28 September 2015 to 2 October 2015
Europe/Zurich timezone

Redundant SAR ADC architecture and circuit techniques for ATLAS LAr Phase-II upgrade

1 Oct 2015, 14:50
Grande Anfiteatro (Lisbon)

Grande Anfiteatro


IST (Instituto Superior Técnico ) Alameda Campus Av. Rovisco Pais, 1 1049-001 Lisboa Portugal


Yun Chiu (UT Dallas)


We present the architecture and circuit techniques of a 14-bit 80-MS/s split-SAR ADC in 65-nm CMOS with preliminary simulation results. By exploiting redundancy, SEE-related conversion errors can be efficiently detected and corrected at the architectural level by the added SEE-detection circuitry. The digital calibration also makes the overall ADC performance insensitive to transistor parameter variations, thus providing inherent TID immunity. The initial transistor-level simulation results revealed a ≥75-dB SNDR and a ≥90-dB SFDR, with a total power consumption of ≤30 mW.


The development of SAR ADCs in the past decade makes it a suitable candidate for digitizing calorimeter readout signals of the ATLAS experiment. Our previous work of a two-step redundant SAR ADC with digital calibration proved its benign property for TID tolerance. This paper is focused on the techniques to address the SEE-related conversion errors in a 14-bit 80-MS/s split-SAR ADC prototype to be fabricated in a 65-nm CMOS.

At the system level, if SEE occurs in one of the two split-ADCs, the two digital outcomes will differ from each other (the probability of both being hit simultaneously is extremely low and will not be considered). By observing the output of the SEE detection circuits embedded in both ADCs, the digital outcome from the ADC which is hit by an ionizing particle will be discarded and the outcome from the other will be retained as the final output. For normal conversion cycles, the two outcomes will be averaged, leading to a 3-dB gain in SNR (i.e., no extra power or area cost occurs).

The ADC is partitioned as a (9b + 7b) two-step structure with two-bit inter-stage redundancy. Digital calibration is implemented based on the split-ADC architecture to correct the capacitor mismatch and amplifier gain error.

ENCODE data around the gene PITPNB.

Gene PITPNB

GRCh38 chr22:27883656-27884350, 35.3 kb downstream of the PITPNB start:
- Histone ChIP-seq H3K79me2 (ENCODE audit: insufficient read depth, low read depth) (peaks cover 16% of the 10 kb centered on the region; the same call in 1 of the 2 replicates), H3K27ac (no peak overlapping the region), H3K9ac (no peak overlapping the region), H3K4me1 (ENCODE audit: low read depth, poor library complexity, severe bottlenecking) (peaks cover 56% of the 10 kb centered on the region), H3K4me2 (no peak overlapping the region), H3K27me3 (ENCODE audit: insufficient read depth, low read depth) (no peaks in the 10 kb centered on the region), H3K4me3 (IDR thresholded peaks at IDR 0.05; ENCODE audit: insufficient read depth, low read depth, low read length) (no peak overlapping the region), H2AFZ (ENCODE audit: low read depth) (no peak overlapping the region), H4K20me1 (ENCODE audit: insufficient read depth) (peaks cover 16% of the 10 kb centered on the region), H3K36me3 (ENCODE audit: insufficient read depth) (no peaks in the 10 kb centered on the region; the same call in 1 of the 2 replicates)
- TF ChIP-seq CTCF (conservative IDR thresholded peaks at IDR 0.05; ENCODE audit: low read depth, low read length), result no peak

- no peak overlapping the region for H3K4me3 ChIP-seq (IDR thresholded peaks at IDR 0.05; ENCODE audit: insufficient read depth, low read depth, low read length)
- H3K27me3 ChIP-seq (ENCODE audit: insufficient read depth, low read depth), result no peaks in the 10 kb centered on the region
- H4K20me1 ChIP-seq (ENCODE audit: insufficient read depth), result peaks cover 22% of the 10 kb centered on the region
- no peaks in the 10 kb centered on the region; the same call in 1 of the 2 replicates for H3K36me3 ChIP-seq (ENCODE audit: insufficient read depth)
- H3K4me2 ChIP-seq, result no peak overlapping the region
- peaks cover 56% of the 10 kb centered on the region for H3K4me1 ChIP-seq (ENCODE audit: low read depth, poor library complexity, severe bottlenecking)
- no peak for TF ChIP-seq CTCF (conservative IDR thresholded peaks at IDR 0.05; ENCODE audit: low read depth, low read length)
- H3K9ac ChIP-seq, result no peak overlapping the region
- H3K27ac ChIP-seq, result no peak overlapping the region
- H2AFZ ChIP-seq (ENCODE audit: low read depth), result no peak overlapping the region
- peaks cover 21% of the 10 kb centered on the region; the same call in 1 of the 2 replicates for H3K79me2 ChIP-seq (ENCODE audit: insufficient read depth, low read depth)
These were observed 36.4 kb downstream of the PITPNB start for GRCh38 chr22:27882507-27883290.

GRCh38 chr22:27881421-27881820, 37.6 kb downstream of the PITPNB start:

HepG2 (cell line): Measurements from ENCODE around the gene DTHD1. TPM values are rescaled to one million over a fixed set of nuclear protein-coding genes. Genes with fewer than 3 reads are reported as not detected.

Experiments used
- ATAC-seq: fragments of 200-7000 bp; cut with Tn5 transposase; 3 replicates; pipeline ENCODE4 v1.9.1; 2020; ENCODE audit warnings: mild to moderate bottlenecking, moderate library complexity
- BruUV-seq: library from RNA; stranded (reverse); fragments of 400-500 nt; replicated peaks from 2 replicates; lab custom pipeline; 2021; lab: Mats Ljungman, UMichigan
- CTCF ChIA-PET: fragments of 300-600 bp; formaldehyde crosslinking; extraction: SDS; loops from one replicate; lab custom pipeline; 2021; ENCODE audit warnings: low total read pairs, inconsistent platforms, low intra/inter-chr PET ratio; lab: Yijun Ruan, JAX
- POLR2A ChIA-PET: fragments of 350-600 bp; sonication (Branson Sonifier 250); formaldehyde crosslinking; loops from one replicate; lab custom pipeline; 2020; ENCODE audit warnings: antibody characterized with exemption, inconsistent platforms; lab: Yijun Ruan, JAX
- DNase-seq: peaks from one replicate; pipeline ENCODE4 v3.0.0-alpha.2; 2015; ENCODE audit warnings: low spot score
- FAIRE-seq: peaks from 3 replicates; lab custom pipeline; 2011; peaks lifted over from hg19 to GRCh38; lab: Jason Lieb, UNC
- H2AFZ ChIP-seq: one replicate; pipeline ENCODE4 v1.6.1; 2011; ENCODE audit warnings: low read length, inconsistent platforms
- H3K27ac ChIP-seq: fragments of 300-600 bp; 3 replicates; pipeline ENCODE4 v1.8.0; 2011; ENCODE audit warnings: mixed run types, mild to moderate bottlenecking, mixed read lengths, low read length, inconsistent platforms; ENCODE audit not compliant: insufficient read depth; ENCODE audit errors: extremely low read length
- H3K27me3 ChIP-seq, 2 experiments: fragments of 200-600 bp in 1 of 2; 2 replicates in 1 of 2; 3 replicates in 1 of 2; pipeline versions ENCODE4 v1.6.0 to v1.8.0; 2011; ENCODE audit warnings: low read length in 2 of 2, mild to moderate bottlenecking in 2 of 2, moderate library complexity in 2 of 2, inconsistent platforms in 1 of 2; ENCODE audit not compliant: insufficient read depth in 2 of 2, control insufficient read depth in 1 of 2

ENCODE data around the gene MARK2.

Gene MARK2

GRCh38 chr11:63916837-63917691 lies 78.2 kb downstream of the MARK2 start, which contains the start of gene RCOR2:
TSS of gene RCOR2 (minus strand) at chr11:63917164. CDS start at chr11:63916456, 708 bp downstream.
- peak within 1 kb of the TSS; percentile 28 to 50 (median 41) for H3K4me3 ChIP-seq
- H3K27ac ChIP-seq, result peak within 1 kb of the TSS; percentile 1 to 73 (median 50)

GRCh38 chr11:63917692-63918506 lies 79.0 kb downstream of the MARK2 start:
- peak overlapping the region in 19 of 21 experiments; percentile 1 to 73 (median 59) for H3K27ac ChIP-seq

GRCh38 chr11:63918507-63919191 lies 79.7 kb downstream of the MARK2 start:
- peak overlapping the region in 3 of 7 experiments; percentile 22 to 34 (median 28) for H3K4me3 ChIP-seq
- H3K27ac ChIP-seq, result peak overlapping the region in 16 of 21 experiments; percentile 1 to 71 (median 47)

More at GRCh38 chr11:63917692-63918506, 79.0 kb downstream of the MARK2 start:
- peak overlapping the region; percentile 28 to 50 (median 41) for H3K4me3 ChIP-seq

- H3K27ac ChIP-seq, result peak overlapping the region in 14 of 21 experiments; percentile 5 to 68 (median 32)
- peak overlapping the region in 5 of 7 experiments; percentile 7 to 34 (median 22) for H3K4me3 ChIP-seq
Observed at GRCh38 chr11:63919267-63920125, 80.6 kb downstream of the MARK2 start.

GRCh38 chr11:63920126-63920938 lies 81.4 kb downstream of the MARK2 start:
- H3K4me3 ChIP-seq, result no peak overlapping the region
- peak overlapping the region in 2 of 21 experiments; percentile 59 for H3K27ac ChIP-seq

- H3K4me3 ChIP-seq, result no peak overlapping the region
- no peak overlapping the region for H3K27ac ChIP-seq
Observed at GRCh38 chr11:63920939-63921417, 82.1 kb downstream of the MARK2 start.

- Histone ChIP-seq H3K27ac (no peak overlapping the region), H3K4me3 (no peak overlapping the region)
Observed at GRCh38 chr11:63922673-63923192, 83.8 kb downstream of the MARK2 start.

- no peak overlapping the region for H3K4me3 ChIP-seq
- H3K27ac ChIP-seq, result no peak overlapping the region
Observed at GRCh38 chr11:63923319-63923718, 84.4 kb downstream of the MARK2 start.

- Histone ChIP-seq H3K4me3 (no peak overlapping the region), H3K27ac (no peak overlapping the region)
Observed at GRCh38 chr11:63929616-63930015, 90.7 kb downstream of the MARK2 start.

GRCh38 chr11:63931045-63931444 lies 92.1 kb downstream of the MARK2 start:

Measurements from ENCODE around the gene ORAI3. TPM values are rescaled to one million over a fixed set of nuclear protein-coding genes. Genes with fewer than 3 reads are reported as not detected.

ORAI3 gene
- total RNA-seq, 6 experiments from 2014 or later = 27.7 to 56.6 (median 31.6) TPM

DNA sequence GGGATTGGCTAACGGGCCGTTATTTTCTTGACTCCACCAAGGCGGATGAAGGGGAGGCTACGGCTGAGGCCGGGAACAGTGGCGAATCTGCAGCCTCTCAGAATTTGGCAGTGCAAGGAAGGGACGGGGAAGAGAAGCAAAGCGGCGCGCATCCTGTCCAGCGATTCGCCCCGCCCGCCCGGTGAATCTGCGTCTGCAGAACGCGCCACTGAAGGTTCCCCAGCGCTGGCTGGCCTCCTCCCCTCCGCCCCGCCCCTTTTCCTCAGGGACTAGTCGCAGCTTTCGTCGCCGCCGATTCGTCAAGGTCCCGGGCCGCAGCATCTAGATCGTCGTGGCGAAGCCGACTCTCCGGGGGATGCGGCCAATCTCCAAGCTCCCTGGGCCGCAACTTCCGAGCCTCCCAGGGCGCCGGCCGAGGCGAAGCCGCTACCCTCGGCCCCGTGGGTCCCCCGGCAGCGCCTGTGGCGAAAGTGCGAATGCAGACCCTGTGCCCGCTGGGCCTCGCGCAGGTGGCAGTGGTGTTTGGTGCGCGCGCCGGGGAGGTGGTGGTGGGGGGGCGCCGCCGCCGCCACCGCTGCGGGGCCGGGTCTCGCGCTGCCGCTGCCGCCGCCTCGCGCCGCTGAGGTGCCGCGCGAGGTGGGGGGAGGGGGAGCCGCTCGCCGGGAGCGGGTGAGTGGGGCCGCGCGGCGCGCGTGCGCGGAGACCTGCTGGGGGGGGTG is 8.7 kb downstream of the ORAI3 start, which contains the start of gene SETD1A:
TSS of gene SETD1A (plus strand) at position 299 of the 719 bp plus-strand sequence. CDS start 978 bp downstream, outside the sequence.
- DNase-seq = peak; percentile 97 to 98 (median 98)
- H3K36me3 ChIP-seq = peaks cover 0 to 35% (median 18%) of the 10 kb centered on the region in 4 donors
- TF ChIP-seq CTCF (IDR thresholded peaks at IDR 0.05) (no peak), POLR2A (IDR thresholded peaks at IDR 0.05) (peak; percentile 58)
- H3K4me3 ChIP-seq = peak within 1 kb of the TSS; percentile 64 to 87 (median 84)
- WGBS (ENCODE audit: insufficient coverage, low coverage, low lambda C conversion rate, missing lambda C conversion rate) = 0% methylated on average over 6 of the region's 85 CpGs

The proposed SEE detection circuits and/or detection techniques are outlined as follows.

  1. Summing nodes. If the switches connected to the summing nodes are hit during the bit cycles, the total charge on the DAC will be altered, leading to potentially a large conversion error. Circuits are designed to detect the substrate current, which flows from the summing node to the substrate when switches are hit.

  2. First-stage SAR loop. If the circuits inside the first-stage SAR loop are hit and an out-of-range residue error occurs, the second stage will overflow, which can be detected by observing its output code.

  3. Second-stage SAR loop. If the circuits inside the second stage SAR loop are hit, the residual voltage on the summing nodes after all the bit cycles are finished may be larger than one LSB. This can be detected by adding one redundant bit cycle and comparing the last two bits.

  4. Data latches. A parity bit is generated for the serial comparator outputs during bit cycles and stored. Any SEE error in the SAR data latches can be detected by checking the parity bit offline.

The transistor-level simulation of the ADC with thermal noise included shows a 76.4-dB SNDR and a 93.3-dB SFDR for each split-ADC. The SNDR and SFDR increase to 79.1 dB and 95.3 dB, respectively, after averaging (for normal conversions). Assuming that 20% of the samples are corrupted by SEE and the corresponding digital outcomes are taken from one of the split-ADCs without averaging, the SNDR drops by 0.8 dB. The total power consumption is slightly less than 30 mW.

Primary authors

Hongda Xu (The University of Texas at Dallas) Ling Du (The University of Texas at Dallas) Yun Chiu (UT Dallas)


Datao Gong (Southern Methodist Univeristy) Jingbo Ye (Southern Methodist University, Department of Physics)

Presentation Materials